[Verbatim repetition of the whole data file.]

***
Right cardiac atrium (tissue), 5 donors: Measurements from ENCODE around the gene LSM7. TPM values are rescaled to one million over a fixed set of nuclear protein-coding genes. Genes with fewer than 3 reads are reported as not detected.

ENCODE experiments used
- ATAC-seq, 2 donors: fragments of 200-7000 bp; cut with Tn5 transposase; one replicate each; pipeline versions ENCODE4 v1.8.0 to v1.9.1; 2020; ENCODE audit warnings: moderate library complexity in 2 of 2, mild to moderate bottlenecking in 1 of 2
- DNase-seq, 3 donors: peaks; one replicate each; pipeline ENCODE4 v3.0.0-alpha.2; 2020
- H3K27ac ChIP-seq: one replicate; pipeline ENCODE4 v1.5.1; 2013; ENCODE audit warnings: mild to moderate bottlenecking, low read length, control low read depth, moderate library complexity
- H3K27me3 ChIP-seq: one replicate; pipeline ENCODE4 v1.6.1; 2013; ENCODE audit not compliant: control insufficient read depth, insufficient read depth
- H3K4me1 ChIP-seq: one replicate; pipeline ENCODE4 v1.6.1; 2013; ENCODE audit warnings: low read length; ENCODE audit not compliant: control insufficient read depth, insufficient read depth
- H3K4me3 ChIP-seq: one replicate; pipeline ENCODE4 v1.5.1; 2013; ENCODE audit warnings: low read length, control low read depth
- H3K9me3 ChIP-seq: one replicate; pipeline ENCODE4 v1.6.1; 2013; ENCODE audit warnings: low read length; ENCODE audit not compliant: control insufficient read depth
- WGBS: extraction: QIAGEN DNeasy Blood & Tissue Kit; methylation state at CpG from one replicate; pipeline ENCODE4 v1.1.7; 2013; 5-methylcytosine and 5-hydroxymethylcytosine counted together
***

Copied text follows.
Right cardiac atrium (tissue), 5 donors: Measurements from ENCODE around the gene LSM7. TPM values are rescaled to one million over a fixed set of nuclear protein-coding genes. Genes with fewer than 3 reads are reported as not detected.

ENCODE experiments used
- ATAC-seq, 2 donors: fragments of 200-7000 bp; cut with Tn5 transposase; one replicate each; pipeline versions ENCODE4 v1.8.0 to v1.9.1; 2020; ENCODE audit warnings: moderate library complexity in 2 of 2, mild to moderate bottlenecking in 1 of 2
- DNase-seq, 3 donors: peaks; one replicate each; pipeline ENCODE4 v3.0.0-alpha.2; 2020
- H3K27ac ChIP-seq: one replicate; pipeline ENCODE4 v1.5.1; 2013; ENCODE audit warnings: mild to moderate bottlenecking, low read length, control low read depth, moderate library complexity
- H3K27me3 ChIP-seq: one replicate; pipeline ENCODE4 v1.6.1; 2013; ENCODE audit not compliant: control insufficient read depth, insufficient read depth
- H3K4me1 ChIP-seq: one replicate; pipeline ENCODE4 v1.6.1; 2013; ENCODE audit warnings: low read length; ENCODE audit not compliant: control insufficient read depth, insufficient read depth
- H3K4me3 ChIP-seq: one replicate; pipeline ENCODE4 v1.5.1; 2013; ENCODE audit warnings: low read length, control low read depth
- H3K9me3 ChIP-seq: one replicate; pipeline ENCODE4 v1.6.1; 2013; ENCODE audit warnings: low read length; ENCODE audit not compliant: control insufficient read depth
- WGBS: extraction: QIAGEN DNeasy Blood & Tissue Kit; methylation state at CpG from one replicate; pipeline ENCODE4 v1.1.7; 2013; 5-methylcytosine and 5-hydroxymethylcytosine counted together